October 4, 2011 § 1 Comment
I was at Turner Field all day for the Braves game portion of the commercial on which I was a Production Assistant. Unlike the tech scout day, there were actually ball players in the stadium. And for the first time I saw at least three of them, up close and personal, as I was running around.
The first player interaction was with Freddie Freeman, the Atlanta Braves rookie first baseman. I was running at a quick clip through the bowels of Turner Field to deliver a script to the field. Freddie was coming in to work for the day. All red faced and out of breath I hollered “Hey Freddie Freeman!” with glee as I jogged past. He returned the favor with a confused wave. I texted Patrick in excitement.
A few minutes later I crossed paths with Tommy Hanson as he walked in from the parking lot. I grinned stupidly as I scooched out of his way. I texted Patrick again.
Finally, at the end of the evening, I walked into Tim Hudson and his family. I was looking down at my phone and speed walking back to the production office, and he was leaving for the evening. I looked up just in time to avoid a collision, another silly grin plastered across my face in recognition. I texted Patrick for a third time, about a third Brave, because I knew he would be pleased. Or just jealous.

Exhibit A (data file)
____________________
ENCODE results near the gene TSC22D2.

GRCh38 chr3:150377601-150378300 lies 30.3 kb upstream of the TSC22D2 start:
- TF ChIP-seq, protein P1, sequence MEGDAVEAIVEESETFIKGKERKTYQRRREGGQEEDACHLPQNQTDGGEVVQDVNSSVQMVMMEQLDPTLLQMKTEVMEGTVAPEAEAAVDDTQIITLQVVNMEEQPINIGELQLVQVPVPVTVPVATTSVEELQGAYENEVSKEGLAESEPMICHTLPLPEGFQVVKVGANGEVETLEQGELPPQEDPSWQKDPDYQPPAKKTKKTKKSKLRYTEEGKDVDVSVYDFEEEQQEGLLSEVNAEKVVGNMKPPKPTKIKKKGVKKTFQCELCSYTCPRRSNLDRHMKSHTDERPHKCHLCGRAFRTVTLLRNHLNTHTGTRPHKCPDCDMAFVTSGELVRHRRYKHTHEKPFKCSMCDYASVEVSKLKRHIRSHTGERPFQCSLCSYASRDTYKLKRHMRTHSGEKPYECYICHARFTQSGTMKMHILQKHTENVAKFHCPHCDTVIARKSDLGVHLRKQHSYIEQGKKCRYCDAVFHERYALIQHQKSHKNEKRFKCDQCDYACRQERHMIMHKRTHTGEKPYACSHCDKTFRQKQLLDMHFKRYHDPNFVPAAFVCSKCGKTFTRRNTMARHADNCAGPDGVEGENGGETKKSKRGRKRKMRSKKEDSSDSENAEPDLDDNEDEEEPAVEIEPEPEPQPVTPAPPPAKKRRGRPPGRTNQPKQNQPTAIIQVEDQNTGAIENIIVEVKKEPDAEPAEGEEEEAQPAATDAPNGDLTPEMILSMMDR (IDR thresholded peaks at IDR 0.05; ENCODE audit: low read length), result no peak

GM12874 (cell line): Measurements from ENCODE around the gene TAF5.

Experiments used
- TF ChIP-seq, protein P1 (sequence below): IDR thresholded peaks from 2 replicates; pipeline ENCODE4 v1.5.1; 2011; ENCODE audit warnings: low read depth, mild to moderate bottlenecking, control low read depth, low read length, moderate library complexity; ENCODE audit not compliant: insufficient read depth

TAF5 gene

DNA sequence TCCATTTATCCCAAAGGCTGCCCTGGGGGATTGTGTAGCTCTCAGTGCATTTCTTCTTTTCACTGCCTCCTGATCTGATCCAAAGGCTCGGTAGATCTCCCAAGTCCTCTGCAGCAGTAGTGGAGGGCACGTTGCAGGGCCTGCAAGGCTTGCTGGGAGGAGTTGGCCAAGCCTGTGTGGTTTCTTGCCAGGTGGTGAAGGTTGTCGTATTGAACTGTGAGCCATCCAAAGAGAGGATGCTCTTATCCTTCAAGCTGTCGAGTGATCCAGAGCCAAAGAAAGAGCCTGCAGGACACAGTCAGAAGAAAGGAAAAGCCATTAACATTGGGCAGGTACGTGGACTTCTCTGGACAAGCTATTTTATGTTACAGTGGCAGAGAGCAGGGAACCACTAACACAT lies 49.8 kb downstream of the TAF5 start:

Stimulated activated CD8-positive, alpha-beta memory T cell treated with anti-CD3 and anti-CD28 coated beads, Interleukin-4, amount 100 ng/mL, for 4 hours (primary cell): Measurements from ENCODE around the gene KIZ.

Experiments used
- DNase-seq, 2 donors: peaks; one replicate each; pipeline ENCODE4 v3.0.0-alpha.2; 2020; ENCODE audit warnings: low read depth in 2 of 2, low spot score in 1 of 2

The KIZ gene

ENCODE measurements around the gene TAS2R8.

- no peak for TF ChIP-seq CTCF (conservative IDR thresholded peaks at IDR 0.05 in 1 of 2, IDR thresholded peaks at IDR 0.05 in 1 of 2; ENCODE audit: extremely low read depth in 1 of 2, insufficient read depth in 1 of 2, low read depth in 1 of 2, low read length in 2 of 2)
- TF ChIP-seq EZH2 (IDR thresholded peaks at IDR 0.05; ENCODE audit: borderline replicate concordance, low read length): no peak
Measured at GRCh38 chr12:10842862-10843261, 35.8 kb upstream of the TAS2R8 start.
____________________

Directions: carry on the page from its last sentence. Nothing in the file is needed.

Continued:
I also got locked in the stadium, but meeting those three ball players was far more exciting.
October 4, 2011 § 2 Comments
Day One-Hundred Seventy-Five found me working on another freelance job, this one for a Comcast commercial, shooting at the Georgia Dome and Turner Field. The shoot days weren’t until later in the week, but being the person that gets to drive a minivan of people around the city paid off. I was able to go on the location scout and get a real behind-the-scenes feel for the sports facilities. I walked on Turner Field and on the turf of the Georgia Dome, the same footsteps that the professional athletes take.